Christian Distinctives of the Lord's Day

Featuring Worshipedia Posted on June 18, 2010

Although it borrowed important features from the Sabbath, the Lord’s Day was from the beginning a distinctively Christian institution. It was observed on the first day of the week because it was on this day that Jesus rose from the dead. All four Gospels indicate that the Resurrection was discovered early in the morning on the first day of the week (Matthew 28:1; Mark 16:2; Luke 24:1; John 20:1). Six of the eight appearances of Christ to his followers after the Resurrection took place on the first day: to Mary Magdalene (John 20:1–18), to the women bringing spices to anoint Jesus’ body (Matthew 28:7–10), to two disciples on the Emmaus road (Luke 24:13–33), to Simon Peter (Luke 24:34), to the ten disciples when Thomas was absent (John 20:19–23; cf. Luke 24:36–49), and possibly (although the text uses the phrase "after eight days") to the eleven disciples when Thomas was present (John 20:24–29). These appearances of Christ on the first day were sufficient to set it apart as a day of particular significance. If the crucifixion of Jesus took place on the sixth day of the week (Friday), as is traditionally held, then the day of Pentecost that year was also on the first day of the week, since it falls fifty days after Passover (which would have coincided with the Sabbath). If so, the outpouring of the Holy Spirit on the apostles also occurred on the Lord’s Day (Acts 2:1–4).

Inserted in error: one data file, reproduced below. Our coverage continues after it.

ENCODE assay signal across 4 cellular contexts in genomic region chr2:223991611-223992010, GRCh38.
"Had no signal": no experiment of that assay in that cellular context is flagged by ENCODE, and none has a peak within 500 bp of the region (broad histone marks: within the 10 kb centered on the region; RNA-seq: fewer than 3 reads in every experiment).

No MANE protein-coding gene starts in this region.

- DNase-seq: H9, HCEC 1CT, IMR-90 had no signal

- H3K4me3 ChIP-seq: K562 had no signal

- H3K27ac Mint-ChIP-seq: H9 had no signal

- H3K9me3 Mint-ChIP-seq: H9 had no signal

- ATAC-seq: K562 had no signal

The resurrection of Jesus, which verified that he was the Christ, the Son of God, was denied by the church’s Jewish opponents. Since the Resurrection was foundational to the Christian movement, it is understandable that Christians "even those who were Jews by descent" would view a separate day of worship as something demanded by the contrast between Christianity and Judaism. In assembling on the first day of the week, the church continuously proclaimed the central fact of the gospel. In his first Apology (67) "a defense of the church addressed to the Roman Emperor" Justin Martyr (c. 100–165) explains that the church chose this day for worship because it was both the first day of Creation and the day of the resurrection of Christ. Thus the Lord’s Day contrasts with the Sabbath in a second respect closely related to the Resurrection. Whereas the Sabbath, or seventh day, marked God’s resting from his creative activity (Genesis 2:1–2), the Lord’s Day is a day of "new creation." By worshiping on the first day of the week, the Christian church is making a statement about the new beginning God has made in Jesus Christ and the people of the new covenant (2 Corinthians 5:17; Revelation 21:1–5).

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